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Sunday, June 24, 2007

Polands Stock Boom

In Bloomberg Today:

Poles Snap Up IPO `Promises,' Evoking Memories of Internet Bust

July 12 (Bloomberg) -- Piotr Skowron started his company six weeks ago and already has one eye on the stock market.

``We have contracts in Poland and abroad, and we want to sell shares,'' says Skowron, 45, whose biotechnology company specializes in cloning genes. ``We want to get more capital and be recognizable across the world.''

Poland today resembles Silicon Valley during the Internet- driven boom a decade ago as companies with little or no revenue stage initial public offerings, brokers court executives with seminars on how to sell shares and locals pour cash into the stock market. The Warsaw Stock Exchange expects to attract at least 70 IPOs this year, beating the record of 62 set in 1997.

The good times may be coming to an end as stocks become expensive and too many companies sell shares, some economists and fund managers say. The first IPO to fail will spook investors and drag down the whole market, says Stanislaw Gomulka, economic adviser to the government and central bank in the late 1990s, when Poland's benchmark index doubled in value.

``People will start selling in panic, mainly the companies that sell promises, the small and medium caps whose valuations now raise concerns,'' Gomulka says. ``It usually takes a few years before they bring their money back to the market.''

The mWIG40 Index, whose members have a median market value of $810 million, has doubled in the past 12 months. Index members trade for an average of 35 times estimated annual earnings, more than twice those in the WIG20 Index of the biggest companies.

`Nice Adventure'

The boom has made Warsaw the stock market hub of former communist Europe. More than 100 companies listed their shares in Poland during the past three years. With the 2007 crop, the number of new companies traded in Warsaw will almost equal those in Prague, Budapest and Vienna combined.

Companies from outside Poland, such as Hungarian oil producer Mol Nyrt. and Czech power supplier CEZ AS, have sought listings to attract new investors.

Poles have more than 130 billion zloty ($47 billion) in stock, bond and property funds after a 63 percent increase in 2006, according to the Warsaw-based Chamber of Fund and Asset Managers. That's more than twice the growth in Hungary and the Czech Republic.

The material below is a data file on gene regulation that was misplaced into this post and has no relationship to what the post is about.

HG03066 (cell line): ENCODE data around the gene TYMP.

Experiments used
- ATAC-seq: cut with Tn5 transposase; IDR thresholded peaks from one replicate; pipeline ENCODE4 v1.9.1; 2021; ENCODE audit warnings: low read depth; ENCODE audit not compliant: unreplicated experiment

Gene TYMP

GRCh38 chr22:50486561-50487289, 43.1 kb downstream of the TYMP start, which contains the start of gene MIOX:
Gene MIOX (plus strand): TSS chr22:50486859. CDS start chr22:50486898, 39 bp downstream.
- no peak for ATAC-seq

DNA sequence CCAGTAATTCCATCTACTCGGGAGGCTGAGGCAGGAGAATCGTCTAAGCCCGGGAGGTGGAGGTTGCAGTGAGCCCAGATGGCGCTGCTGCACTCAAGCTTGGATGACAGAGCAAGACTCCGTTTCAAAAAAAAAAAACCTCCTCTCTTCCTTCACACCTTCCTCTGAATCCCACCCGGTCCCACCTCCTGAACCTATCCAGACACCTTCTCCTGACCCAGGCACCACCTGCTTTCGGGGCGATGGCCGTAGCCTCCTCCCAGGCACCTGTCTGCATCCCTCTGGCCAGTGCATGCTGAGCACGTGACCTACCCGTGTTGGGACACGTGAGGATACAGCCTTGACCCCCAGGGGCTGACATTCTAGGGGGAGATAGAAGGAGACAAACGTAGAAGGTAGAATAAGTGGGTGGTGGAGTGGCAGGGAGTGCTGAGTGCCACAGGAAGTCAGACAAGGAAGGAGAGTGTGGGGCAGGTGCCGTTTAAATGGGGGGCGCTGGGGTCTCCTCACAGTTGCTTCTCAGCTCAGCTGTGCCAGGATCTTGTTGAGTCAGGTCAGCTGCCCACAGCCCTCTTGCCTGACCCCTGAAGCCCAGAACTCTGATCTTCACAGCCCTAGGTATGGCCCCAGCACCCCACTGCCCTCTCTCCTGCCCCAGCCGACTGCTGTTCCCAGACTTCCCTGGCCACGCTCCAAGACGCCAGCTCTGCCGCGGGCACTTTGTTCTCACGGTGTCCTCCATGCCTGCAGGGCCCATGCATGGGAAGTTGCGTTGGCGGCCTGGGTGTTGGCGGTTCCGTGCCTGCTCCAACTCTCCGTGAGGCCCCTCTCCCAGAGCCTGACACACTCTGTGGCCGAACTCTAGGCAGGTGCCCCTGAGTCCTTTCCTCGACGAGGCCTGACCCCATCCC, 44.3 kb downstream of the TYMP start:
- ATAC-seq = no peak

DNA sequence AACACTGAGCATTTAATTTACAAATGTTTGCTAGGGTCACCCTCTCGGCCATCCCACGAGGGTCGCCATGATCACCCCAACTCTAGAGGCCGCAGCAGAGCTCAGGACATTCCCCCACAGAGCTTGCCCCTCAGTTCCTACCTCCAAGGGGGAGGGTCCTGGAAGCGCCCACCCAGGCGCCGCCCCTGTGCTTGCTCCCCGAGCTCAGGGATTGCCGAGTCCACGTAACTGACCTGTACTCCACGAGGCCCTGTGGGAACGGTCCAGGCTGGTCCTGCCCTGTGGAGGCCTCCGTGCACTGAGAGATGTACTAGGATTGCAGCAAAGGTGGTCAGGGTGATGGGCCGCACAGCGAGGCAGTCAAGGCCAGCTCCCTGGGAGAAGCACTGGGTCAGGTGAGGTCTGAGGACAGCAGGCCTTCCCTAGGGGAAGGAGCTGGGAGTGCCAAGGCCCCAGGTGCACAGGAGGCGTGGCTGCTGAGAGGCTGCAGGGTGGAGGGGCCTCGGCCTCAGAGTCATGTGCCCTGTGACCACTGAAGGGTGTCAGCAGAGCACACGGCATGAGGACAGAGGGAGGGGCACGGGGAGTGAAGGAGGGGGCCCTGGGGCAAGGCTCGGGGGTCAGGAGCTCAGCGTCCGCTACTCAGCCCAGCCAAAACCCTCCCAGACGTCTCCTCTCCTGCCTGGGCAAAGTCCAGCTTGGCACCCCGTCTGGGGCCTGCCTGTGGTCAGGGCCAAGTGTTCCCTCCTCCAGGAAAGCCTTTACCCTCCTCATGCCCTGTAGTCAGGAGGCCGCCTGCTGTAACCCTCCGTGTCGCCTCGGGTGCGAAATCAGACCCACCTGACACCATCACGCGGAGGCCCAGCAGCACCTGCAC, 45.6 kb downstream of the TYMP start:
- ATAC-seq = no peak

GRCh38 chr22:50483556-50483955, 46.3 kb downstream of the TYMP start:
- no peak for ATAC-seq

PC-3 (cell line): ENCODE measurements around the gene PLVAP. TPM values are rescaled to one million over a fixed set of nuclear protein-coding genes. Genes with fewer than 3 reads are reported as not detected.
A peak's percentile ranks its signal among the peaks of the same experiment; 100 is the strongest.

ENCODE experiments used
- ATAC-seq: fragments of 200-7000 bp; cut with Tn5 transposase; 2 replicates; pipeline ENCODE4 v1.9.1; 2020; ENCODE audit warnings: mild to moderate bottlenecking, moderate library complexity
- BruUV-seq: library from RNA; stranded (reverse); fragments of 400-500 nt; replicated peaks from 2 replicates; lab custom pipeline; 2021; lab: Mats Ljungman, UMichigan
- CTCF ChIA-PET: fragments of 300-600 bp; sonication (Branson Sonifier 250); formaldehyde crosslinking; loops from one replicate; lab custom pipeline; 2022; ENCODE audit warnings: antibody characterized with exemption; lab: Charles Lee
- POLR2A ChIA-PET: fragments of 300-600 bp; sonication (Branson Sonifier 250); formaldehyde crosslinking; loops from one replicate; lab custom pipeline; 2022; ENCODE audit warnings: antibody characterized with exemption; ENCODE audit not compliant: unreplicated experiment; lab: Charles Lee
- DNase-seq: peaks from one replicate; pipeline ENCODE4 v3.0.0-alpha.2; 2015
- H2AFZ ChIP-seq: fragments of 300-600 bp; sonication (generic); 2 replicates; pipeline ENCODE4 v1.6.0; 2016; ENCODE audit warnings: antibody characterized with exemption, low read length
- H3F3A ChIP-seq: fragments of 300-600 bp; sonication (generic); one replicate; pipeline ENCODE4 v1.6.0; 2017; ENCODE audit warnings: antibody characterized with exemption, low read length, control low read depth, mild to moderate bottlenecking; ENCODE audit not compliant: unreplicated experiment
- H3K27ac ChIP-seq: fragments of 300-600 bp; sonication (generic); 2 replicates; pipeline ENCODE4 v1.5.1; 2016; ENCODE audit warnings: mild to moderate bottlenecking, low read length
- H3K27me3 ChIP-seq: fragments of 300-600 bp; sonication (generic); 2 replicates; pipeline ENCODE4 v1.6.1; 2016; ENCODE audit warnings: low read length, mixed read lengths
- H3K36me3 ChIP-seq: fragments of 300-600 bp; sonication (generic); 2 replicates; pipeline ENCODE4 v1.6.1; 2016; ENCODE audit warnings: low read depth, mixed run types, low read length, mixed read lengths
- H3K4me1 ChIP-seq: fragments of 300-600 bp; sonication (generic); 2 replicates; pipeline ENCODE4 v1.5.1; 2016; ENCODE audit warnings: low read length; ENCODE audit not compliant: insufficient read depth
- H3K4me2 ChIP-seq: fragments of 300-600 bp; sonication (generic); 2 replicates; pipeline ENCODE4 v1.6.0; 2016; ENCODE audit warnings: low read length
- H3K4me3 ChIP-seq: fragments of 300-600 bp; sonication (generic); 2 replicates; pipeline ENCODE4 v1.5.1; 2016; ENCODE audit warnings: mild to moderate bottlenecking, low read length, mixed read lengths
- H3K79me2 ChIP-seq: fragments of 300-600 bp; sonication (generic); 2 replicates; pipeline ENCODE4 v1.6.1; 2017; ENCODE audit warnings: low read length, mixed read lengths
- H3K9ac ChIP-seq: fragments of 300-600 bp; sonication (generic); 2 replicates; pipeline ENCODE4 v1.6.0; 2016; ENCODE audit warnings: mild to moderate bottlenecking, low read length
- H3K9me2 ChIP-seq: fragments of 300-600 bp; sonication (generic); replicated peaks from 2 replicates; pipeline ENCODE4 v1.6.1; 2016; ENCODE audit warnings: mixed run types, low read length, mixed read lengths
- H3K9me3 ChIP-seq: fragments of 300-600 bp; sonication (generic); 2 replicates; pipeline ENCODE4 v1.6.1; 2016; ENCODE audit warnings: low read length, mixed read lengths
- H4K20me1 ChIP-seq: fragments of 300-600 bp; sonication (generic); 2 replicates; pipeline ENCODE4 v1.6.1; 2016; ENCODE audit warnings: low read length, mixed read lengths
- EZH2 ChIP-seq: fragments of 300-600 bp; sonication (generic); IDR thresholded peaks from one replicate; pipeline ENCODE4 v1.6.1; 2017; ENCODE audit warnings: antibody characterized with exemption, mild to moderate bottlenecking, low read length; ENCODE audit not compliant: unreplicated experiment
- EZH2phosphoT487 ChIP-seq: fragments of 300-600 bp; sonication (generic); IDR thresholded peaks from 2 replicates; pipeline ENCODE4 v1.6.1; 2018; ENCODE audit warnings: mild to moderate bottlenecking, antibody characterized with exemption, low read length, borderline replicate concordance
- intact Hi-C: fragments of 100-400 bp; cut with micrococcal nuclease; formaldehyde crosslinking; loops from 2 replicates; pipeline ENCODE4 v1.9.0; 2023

``It's a nice adventure to earn money this way,'' says Jozef Mianowski, 50, lining up to buy shares in property developer LC Corp SA at a Warsaw branch of broker IDM SA. ``I'm sure stock prices will keep going up because of the economic growth.''

Poland's gross domestic product, currently about $330 billion, is growing at an annual rate of more than 6 percent.

Locals like Mianowski bid for 11.3 billion zloty of shares offered by LC Corp, or 53 times more than was available, the company said June 22.

``We have 50- and 60-year-old ladies coming, saying they want to buy shares,'' says Tomasz Bilski, head of sales at Bank BPH SA's brokerage in Warsaw. ``They want a 30 to 40 percent return instead of 4 to 5 percent.''

Stop, Think

Sebastian Buczek, who oversees the equivalent of $6.4 billion at ING Investment Management Polska SA in Warsaw, expects gains in Polish stocks to slow for the rest of 2007. The broader WIG Index, which includes 277 stocks traded in Poland, advanced 31 percent in the first half.

Polish funds are still taking in money from clients and putting it into the stock market, Buczek says. His funds must keep 80 percent of its equity assets in Polish shares.

``Many investors have become too optimistic,'' Buczek says. ``People started to believe that investing in shares is an easy way of making money. They should stop and realize investing is very risky.''

Gomulka, who was chief economist of PZU SA, Poland's largest insurer, before retiring in January, is more pessimistic.

``Share prices in Poland at the moment are high, very high,'' Gomulka says. ``A correction of about 20 or 30 percent is inevitable if people are so fascinated with stocks.''


Shares of BBI Development NFI SA, an investment fund-turned- property developer, have almost tripled during the past year, even though the Warsaw-based company won't complete its first major projects until at least 2010.

``Construction companies are trendy now and sell shares to the public having only a chunk of land and some ideas,'' says Mikolaj Centka, a member of the management board at Ventus Asset Management in Warsaw. ``When the Internet bubble burst, only solid companies survived. Here the case will be the same.''

Skowron, the biochemist whose GenPandora Sp. z o.o. in the northern city of Gdansk sells cloned genes for use in experiments, downplays the risk of a slump.

``I am optimistic about it,'' he says while attending a seminar for executives planning to take their companies public. And if his share sale fails? ``I will create another company.''

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